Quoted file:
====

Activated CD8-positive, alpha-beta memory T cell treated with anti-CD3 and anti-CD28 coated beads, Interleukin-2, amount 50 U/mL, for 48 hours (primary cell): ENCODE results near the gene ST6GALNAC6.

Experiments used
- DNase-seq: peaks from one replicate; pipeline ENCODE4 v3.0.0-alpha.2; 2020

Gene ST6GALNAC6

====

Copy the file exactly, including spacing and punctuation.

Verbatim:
Activated CD8-positive, alpha-beta memory T cell treated with anti-CD3 and anti-CD28 coated beads, Interleukin-2, amount 50 U/mL, for 48 hours (primary cell): ENCODE results near the gene ST6GALNAC6.

Experiments used
- DNase-seq: peaks from one replicate; pipeline ENCODE4 v3.0.0-alpha.2; 2020

Gene ST6GALNAC6